DUBLIN, Ireland — When Pope Francis steps off of his chartered Alitalia flight from Rome at 10:30 a.m. Saturday, he will be walking into a country that is in some ways barely recognizable from the last time he visited the Irish Republic nearly 40 years ago.
In January 1980, the future pontiff was simply Father Jose Mario Bergoglio, a 43-year-old Jesuit priest who had come to Dublin’s Jesuit Center in the Milltown Institute to spend a few weeks learning English. The Argentine cleric’s first sojourn in Ireland came just a few months after more than a million Catholics — nearly half the population of the entire nation at the time — packed Dublin’s Phoenix Park to hear Pope John Paul II speak.
In those days, more than 95 percent of the population of Ireland was Roman Catholic, with 90 percent attending Mass at least once a week, according to census and polling data. Four decades later, Catholics comprise about 72 percent of the population, and only 18 percent attend Mass weekly.
That is, by any measure, a precipitous decline for a country that for much of the last 1,500 years, has been home to one of the most religious and most Catholic cultures on the planet.
Most will lay the blame for Ireland’s societal sea change on the scandal of pedophile priests and other atrocities of abuse perpetrated by members of the Catholic clergy, Catholic institutions, and the Church hierarchy, that have, since at least the 1990s, rocked the Catholic Church in Ireland.
Many observers expect Francis’ papal visit this weekend to be a pivotal moment for the Catholics in Ireland and beyond, even if the crowds in Phoenix Park are less than half the size of what they were in 1979. The question remains: Can he speak their language and reach the hearts and minds of a people who have been wounded gravely and often cruelly by agents of the Church? If so, will they listen and what difference will it make?
Pope Francis arrives in Dublin amid an ongoing national investigation into the deaths of 796 infants and toddlers at the Bon Secours Mother and Baby Home in Tuam, County Galway, between 1925 and 1961. Many of the children, whose deaths often were attributed to malnutrition, appear to have been buried en masse in a septic tank beneath what later became a playground.
Perhaps more than 1,000 children who were born at the home run by an order of Catholic nuns where unwed mothers were sent (often against their will) to give birth, also are believed to have been illegally trafficked to the United States and elsewhere for adoptions.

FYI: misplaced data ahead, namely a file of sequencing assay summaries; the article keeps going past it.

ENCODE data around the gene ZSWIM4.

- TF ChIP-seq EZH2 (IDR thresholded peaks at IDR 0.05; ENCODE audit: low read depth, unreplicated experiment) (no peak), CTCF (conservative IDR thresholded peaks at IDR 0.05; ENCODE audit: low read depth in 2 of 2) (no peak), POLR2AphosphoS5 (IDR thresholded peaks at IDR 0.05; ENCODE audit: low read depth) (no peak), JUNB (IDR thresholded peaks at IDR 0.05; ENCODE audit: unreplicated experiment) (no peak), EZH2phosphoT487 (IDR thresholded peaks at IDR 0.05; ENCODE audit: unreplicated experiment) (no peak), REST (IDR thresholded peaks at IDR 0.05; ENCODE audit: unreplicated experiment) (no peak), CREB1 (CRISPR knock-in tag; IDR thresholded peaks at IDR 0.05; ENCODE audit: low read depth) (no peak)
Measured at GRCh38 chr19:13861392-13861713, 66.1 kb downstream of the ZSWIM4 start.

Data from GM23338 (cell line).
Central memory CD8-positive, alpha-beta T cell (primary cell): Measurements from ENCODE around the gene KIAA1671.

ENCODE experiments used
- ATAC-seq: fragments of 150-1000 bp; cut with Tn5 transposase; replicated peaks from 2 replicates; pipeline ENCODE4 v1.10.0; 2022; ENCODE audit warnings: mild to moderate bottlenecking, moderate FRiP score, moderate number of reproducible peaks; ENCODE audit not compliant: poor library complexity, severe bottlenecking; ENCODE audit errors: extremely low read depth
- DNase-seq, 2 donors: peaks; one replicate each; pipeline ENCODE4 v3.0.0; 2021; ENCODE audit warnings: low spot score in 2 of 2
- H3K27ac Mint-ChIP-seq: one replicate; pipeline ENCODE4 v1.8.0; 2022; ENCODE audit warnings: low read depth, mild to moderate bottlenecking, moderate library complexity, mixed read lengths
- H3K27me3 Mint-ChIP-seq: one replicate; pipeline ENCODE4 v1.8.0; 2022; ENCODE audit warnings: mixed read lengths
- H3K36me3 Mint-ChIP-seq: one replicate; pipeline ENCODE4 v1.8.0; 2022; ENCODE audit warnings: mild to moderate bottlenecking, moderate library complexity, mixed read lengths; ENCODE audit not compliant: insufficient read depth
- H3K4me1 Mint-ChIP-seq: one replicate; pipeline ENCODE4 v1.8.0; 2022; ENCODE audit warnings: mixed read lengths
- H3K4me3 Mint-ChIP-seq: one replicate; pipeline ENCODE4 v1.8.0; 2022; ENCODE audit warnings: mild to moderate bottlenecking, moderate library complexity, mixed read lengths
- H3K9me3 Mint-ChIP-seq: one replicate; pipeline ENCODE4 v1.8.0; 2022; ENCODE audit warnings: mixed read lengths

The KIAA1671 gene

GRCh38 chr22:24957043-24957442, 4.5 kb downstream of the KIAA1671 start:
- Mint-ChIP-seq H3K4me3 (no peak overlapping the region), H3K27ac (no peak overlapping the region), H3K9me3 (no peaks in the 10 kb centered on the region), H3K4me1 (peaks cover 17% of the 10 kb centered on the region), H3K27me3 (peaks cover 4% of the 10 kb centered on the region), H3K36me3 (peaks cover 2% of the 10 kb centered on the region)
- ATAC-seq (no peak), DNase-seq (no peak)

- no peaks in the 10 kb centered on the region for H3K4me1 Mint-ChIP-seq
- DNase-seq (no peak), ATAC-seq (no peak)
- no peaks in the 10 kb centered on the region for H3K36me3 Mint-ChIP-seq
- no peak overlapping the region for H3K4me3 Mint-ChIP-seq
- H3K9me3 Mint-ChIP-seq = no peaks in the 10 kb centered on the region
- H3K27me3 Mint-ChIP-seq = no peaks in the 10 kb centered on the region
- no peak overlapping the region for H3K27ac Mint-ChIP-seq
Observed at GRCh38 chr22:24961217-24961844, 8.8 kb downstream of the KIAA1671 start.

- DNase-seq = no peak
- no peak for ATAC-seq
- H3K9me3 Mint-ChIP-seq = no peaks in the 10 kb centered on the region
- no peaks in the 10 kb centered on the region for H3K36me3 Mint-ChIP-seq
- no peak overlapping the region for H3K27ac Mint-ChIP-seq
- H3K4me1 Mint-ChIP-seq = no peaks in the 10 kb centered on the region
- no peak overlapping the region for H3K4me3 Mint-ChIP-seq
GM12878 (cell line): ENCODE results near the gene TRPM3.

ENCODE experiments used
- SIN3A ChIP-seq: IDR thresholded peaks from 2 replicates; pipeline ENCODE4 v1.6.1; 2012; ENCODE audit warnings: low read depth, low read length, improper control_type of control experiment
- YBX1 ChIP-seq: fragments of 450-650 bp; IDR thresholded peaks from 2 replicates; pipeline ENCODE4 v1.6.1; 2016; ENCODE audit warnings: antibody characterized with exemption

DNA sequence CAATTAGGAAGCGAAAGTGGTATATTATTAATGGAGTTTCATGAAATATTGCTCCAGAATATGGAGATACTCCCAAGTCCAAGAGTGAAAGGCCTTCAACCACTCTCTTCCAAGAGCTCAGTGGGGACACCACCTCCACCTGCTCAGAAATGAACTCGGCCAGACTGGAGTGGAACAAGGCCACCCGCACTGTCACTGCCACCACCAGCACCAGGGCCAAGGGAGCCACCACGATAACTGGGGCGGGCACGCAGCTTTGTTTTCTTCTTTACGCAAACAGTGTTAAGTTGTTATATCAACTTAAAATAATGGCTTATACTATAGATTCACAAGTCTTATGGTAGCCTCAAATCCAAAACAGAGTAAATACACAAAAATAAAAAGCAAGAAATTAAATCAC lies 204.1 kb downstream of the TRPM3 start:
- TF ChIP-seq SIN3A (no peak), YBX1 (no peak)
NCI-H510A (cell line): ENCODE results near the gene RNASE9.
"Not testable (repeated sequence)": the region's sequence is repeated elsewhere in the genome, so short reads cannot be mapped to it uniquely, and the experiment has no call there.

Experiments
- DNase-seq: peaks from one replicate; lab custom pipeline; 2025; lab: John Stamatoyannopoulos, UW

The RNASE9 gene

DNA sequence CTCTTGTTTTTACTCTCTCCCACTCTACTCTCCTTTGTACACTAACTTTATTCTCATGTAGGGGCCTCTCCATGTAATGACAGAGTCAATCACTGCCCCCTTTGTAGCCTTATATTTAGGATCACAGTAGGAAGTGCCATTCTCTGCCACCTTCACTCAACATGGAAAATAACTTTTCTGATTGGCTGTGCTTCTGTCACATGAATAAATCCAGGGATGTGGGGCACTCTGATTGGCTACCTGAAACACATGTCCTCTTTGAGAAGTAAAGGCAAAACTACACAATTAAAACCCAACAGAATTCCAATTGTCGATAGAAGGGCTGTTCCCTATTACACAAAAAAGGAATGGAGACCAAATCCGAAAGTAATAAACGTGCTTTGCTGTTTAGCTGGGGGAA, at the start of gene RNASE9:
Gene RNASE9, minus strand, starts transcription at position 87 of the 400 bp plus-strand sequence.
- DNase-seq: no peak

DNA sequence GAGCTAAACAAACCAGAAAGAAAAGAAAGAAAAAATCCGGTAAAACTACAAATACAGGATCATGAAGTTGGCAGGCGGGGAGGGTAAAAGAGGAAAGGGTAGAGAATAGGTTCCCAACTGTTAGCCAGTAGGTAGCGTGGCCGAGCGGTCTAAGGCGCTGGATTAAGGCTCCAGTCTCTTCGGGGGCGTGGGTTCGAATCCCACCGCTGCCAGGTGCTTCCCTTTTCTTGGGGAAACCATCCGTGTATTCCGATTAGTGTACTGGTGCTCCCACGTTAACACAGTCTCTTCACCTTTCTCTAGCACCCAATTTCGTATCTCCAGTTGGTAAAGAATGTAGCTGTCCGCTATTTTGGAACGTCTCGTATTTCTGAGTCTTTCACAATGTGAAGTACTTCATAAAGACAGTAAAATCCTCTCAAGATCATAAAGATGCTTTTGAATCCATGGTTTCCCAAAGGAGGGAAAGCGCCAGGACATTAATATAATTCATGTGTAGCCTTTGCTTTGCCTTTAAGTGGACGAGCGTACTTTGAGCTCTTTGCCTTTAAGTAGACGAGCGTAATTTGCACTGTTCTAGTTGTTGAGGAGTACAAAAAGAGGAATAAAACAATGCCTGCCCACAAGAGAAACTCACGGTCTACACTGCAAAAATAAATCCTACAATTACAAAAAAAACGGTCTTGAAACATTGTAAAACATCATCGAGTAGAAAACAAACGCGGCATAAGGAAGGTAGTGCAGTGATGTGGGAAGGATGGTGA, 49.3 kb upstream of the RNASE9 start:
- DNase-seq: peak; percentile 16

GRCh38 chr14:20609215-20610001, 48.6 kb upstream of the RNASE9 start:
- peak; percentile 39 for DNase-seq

Further abuses of women and children in particular have come to light over the last 40 years, including the so-called Magdalene laundries where an estimated 30,000 Irish women were confined and forced to work as slave labor — punishment for their “crime” of having become pregnant outside of marriage. The extent of what the Magdalene women had suffered emerged in 1993 when a religious order sold the grounds of one of the former “laundries” for redevelopment, and contractors discovered 155 bodies buried in unmarked graves.
In 2013, the Irish government officially apologized to the women who had suffered physical, emotional, and sexual violence while imprisoned in the Magdalene “homes” from the late-19th century through 1996, when the last laundry was closed. (The building still stands on Sean McDermott Street in Dublin and is currently for sale.) The women often wound up imprisoned in the for-profit laundries, where they slaved away to “atone for their sins” while their children were sent away to forced adoptions, because their local priests, church and government officials, and even their own family members sent them away as punishment.
“For 90 years Ireland subjected these women, and their experience, to a profound indifference,” Enda Kenny, the Irish Taoiseach (“tee-shock”) or prime minister said through tears. “By any standards it was a cruel and pitiless Ireland, distinctly lacking in mercy.” The Irish government also established a £30m compensation plan for Magdalene survivors.
Four of the Catholic religious orders that ran Magdalene laundries in Ireland also issued apologies in 2013, but no such statement as yet has been forthcoming from the Vatican.
Many in Ireland want and expect that Pope Francis’s visit will include a public, unequivocal, and impassioned apology to the lost children of Tuam, the victims and survivors of the Magdalene laundries as well as other mother-and-baby homes, work houses, so-called “industrial” and reform schools that were little more than child jails; and the countless victim-survivors of clergy sexual abuse and other horrors perpetrated by men and women who were meant to be the emissaries of God on earth.